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Oh, Say Can You See?

By Linda Stockton

I am an Air Force wife. For twenty years, I traveled the world with my husband and family, following orders and living where we were told, defending our country as we committed to doing. Whether we were tucked into a secret base somewhere in the Scottish highlands, going about raising our kids in the Deep South of the U.S., or in one of many transient quarters anywhere in the world, there was a constant. At the end of the day, taps were played, the American flag was lowered and the national anthem was played. My children, all grown now, to this day have great respect for our flag and anthem and when hearing the first strains of “Oh,say can you see?…” stop what they are doing. They stand still, look for the flag with their hands over their hearts and reflect on their freedoms. You will see this occur on American military bases throughout the world today. It is an almost reverent moment as cars stop, a conversation is halted and people stand in respect for all that these things symbolize for us as Americans.

We retired from the military over a decade ago. At my husband’s retirement ceremony, a flag was folded, and in great respect and gratitude the following words were spoken,

“For more than 200 years, the American flag has been the symbol of our nation’s unity, as well as a source of pride and inspiration for millions of citizens.

Born on June 14, 1777, the Second Continental Congress determined that the flag of the United States be thirteen stripes, alternating between seven red and six white; and that the union be thirteen stars, white in a blue field representing a new constellation.

Between 1777 and 1960, the shape and design of the flag evolved into the flag presented before you today. The 13 horizontal stripes represent the original 13 colonies, while the stars represent the 50 states of the Union. The colors of the flag are symbolic as well; red symbolizes hardiness and valor; white signifies purity and innocence; and blue represents vigilance, perseverance, and justice.

Traditionally, a symbol of liberty, the American flag has carried the message of freedom, and inspired Americans, both at home and abroad.

In 1814, Francis Scott Key was so moved at seeing the Stars and Stripes waving after the British shelling of Baltimore’s Fort McHenry that he wrote the words to The Star Spangled Banner.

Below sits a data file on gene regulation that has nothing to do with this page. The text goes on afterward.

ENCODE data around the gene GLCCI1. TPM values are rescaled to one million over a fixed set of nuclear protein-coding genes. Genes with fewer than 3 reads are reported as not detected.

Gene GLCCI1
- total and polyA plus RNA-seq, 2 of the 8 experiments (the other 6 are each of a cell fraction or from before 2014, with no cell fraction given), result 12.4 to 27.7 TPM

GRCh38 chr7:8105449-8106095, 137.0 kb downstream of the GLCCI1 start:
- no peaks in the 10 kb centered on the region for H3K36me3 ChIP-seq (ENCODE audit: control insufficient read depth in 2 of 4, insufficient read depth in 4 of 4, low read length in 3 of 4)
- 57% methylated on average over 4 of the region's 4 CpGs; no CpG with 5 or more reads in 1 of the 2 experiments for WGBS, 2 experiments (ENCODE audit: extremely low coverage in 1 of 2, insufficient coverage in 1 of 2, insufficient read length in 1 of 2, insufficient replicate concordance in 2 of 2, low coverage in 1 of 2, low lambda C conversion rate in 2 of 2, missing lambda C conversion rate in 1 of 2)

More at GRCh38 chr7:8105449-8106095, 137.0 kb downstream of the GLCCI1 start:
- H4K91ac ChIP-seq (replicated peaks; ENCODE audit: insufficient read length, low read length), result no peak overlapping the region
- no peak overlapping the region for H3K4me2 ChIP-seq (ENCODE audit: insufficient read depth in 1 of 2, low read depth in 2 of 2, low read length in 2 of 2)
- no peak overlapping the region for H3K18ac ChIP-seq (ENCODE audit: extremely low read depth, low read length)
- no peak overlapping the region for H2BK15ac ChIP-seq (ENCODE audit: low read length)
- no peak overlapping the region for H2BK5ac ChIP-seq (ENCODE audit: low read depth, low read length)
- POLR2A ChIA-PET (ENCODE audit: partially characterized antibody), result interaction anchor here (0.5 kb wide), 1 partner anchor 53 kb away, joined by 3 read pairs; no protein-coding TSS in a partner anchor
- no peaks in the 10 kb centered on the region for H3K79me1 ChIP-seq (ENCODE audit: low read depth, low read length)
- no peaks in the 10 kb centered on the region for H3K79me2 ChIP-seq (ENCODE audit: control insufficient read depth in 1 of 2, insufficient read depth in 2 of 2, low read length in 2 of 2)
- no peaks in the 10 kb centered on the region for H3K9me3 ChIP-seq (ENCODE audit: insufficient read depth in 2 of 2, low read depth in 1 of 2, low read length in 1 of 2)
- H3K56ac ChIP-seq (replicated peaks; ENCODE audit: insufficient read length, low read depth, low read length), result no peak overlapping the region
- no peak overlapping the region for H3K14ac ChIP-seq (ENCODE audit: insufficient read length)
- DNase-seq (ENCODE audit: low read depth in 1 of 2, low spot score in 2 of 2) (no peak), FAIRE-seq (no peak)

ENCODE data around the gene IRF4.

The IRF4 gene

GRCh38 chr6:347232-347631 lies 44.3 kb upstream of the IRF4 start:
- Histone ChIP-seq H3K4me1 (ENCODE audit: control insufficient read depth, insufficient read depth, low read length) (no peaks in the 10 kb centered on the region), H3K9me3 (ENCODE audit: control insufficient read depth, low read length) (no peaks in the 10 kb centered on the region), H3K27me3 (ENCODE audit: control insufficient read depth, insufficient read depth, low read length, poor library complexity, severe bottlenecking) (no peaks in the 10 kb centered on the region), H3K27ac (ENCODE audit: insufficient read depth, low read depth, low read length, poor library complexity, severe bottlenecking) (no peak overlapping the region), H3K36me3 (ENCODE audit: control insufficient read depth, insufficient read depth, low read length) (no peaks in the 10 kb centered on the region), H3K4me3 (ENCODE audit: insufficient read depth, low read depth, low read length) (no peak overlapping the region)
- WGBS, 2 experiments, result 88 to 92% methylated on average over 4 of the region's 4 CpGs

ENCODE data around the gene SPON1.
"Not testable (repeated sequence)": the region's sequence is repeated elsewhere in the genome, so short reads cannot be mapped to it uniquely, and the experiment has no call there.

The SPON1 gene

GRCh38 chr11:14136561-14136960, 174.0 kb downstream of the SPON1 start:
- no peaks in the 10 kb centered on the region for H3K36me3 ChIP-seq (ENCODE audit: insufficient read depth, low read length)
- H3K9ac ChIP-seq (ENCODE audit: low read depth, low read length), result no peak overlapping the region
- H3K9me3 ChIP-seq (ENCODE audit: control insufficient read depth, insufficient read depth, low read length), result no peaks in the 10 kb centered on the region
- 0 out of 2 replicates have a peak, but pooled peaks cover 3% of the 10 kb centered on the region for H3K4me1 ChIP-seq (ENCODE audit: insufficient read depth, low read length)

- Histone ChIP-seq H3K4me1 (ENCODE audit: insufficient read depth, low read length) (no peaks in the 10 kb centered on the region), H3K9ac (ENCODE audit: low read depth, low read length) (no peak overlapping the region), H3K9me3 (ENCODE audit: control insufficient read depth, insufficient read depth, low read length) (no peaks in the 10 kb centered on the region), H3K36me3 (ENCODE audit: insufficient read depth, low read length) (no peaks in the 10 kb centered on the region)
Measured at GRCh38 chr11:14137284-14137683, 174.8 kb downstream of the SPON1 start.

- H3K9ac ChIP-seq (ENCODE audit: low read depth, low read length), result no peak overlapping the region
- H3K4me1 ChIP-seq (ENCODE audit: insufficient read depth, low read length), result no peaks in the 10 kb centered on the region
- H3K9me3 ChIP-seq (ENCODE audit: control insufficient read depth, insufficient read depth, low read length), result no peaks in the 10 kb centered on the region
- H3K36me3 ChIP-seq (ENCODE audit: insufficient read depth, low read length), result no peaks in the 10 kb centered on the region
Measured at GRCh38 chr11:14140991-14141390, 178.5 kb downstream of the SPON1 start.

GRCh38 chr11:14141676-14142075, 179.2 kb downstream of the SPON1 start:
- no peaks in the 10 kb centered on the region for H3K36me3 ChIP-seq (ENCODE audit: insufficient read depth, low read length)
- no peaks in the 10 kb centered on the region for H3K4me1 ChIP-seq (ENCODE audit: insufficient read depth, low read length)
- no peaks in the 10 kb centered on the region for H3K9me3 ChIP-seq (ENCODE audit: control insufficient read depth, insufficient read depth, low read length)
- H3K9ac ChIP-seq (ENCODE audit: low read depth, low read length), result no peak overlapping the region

In 1892 the flag inspired Francis Bellamy to write the “Pledge of Allegiance,” our most famous flag salute and patriotic oath.

In July 1969 the American flag was “flown” in space when Neil Armstrong planted it on the surface of the moon.

Today, our flag flies on constellations of Air Force satellites that circle our globe, and on the fin flash of our aircraft in harm’s way in every corner of the world. Indeed, it flies in the heart of every Airman who serves our great Nation. The sun never sets on our US Air Force, nor on the flag we so proudly cherish.

Since 1776 no generation of Americans has been spared the responsibility of defending freedom… Today’s Airmen remain committed to preserving the freedom that others won for us, for generations to come.

By displaying the flag and giving it a distinctive fold we show respect to the flag, and express our gratitude to those individuals who fought, and continue to fight for freedom, at home and abroad. Since the dawn of the 20th century, Airmen have proudly flown the flag in every major conflict on lands and skies around the world. It is their responsibility … our responsibility … to continue to protect and preserve the rights, privileges, and freedoms that we, as Americans, enjoy today.

The United States flag represents who we are. It stands for the freedom we all share and the pride and patriotism we feel for our country. We cherish its legacy, as a beacon of hope to one and all. Long may it wave.”

This folded flag, flown over the nation’s capital, was then presented to him in thanks for his service. We count this gift as one of our most cherished possessions. But more than that, we cherish all that it represents. It symbolizes our hard-won liberty, our freedoms and our independence from tyranny. It represents the equality of man and God-given rights to decide for oneself the path their lives will take. It represents the freedom to choose. We can choose to honor this symbol and afford it, our country, and our constitution the absolute honor and respect they deserve. But, because we are guaranteed that right of choice, we can choose to desecrate it as well. That is what is meant by “with liberty and justice for all.” One simply cannot legislate another’s conscience or choice. To do so is Un-American. No matter how much we disagree, we are all free to choose. The freedom of expression is at the very heart of Americanism. It is a large part of what makes us exceptional.

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